In a review of the salary-cap situations of all 32 NFL teams this week, ESPN put the Oakland Raiders in the top “A lot of flexibility” category.
The Raiders have the second-most room under the cap at more than $70 million, so general manager Reggie McKenzie will have plenty of money in his pocket if he chooses to compete for the biggest-impact free agents.
The Raiders took that same approach last offseason, too, but in coming off a 3-13 season with a brand-new coaching staff in place, Oakland was far from a prime landing spot and McKenzie wasn’t able to land all the big fish he was pursuing.
This time around could be much different.
With a surging team (7-9 in 2015), some young stars (Derek Carr, Khalil Mack, Amari Cooper, Latavius Murray, Gabe Jackson) and a coaching staff and front office that appears to be solid, the Raiders may be able to land some immediate-impact stars by dangling big bundles of cash.
“It’s starting to look like a legit up-and-coming club,” wrote ESPN in its analysis.
So who might the Raiders pursue?
One possibility is Chiefs cornerback Sean Smith.
At 28, Smith is in the prime of his career and has seven years of experience, the last three with the Kansas City Chiefs. The 6-foot-2, 215-pound former Utah standout, should he hit free agency, would likely be among the most coveted players available and any team will have to pay heavily to land him. Pro Football Focus has consistently ranked Smith among its top NFL corners the past few seasons.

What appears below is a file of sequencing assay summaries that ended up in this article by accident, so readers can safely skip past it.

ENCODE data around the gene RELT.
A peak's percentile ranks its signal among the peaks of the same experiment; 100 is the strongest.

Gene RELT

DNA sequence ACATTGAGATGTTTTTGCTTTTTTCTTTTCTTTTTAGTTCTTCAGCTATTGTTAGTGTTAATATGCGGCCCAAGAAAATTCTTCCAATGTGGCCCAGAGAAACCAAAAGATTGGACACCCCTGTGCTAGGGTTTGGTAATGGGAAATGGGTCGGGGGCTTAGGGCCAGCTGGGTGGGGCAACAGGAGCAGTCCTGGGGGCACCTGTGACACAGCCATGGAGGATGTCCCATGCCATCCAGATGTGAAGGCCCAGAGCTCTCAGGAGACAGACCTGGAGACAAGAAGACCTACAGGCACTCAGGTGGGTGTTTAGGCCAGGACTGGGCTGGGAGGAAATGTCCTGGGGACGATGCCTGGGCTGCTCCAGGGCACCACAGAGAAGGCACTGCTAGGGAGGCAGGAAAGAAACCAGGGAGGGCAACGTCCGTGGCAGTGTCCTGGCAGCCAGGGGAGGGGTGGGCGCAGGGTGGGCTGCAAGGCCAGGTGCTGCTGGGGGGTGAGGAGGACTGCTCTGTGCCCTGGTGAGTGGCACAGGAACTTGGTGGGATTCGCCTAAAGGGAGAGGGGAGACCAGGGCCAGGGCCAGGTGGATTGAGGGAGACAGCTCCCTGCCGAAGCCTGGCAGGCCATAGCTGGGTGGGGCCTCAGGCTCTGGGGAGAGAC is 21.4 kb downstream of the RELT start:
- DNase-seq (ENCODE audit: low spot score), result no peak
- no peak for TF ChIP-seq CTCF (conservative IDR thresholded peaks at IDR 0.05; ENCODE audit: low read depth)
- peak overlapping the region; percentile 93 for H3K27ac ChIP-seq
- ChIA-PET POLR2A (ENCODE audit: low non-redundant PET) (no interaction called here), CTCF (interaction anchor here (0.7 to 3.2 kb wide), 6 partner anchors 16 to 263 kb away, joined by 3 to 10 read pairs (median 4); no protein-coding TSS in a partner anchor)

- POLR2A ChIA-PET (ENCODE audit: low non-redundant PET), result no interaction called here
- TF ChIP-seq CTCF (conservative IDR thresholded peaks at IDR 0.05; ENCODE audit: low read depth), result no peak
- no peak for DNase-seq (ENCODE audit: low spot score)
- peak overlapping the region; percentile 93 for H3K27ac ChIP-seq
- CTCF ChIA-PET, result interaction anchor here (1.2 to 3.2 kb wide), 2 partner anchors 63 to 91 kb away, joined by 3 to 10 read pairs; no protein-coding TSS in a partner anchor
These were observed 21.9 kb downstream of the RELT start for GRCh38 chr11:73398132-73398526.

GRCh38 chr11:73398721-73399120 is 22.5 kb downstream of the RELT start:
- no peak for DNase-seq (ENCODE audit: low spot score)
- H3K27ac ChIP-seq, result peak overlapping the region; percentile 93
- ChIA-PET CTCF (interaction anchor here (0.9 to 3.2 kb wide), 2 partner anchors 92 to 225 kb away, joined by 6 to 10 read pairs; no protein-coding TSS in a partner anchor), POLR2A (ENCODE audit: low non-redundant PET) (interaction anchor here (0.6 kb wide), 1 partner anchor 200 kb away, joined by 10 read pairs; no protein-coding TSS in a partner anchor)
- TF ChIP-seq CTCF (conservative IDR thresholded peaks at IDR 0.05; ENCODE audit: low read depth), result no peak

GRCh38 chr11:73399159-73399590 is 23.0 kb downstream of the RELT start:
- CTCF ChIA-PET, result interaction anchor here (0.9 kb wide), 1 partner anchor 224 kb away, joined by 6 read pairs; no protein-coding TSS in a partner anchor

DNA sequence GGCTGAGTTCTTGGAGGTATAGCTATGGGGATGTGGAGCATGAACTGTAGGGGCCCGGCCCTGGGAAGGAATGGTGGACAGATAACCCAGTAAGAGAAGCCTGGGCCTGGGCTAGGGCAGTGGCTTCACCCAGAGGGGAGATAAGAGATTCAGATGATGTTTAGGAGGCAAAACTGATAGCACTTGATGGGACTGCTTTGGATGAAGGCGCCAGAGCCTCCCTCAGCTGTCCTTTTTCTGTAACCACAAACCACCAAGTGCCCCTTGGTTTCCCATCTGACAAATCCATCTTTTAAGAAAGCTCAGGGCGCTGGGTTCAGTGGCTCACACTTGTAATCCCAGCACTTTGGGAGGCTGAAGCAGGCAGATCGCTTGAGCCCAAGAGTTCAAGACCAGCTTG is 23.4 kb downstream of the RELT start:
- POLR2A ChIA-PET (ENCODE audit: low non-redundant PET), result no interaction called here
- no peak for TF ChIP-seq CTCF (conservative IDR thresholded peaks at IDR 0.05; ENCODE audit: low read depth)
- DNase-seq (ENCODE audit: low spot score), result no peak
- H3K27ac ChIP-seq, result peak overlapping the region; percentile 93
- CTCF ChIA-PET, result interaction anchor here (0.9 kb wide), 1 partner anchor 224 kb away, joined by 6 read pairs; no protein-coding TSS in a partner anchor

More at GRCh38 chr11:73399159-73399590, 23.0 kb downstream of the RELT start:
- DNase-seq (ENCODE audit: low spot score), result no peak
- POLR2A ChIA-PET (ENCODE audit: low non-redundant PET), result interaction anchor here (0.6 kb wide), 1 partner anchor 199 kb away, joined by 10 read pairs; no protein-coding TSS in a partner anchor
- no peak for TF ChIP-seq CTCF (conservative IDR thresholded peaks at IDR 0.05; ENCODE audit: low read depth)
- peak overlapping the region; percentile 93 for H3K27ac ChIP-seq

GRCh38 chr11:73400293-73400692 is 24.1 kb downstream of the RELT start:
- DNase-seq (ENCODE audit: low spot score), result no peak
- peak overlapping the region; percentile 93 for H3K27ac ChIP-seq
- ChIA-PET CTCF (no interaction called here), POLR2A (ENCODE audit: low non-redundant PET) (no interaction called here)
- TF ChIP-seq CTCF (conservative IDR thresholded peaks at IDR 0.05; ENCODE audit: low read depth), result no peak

By adding Smith to its cornerback corps, Oakland would go into 2016 with a much more solid base to its secondary – one of its weakest links in 2015. It ranked 26th in pass defense among 32 teams last season.
Plus, it appears Smith will be much more likely to be available now that it appears the Chiefs may put the franchise tag on safety Eric Berry, a move that would limit how much they can spend to keep Smith.
And, as Sam Robinson of Pigskin.com noted this week, the Raiders would get a double bonus by landing Smith.
“Acquiring Smith would pull the Raiders closer to the Chiefs, a direction they’re already heading in considering the choices the respective teams must make in the coming weeks,” he wrote.
Plus, wrote Robinson, with so much money available, Oakland will also be able to spend on other top talent, even if it overpays for Smith.
Wrote Robinson: “A few such performers will make the Raiders dangerous in 2016.”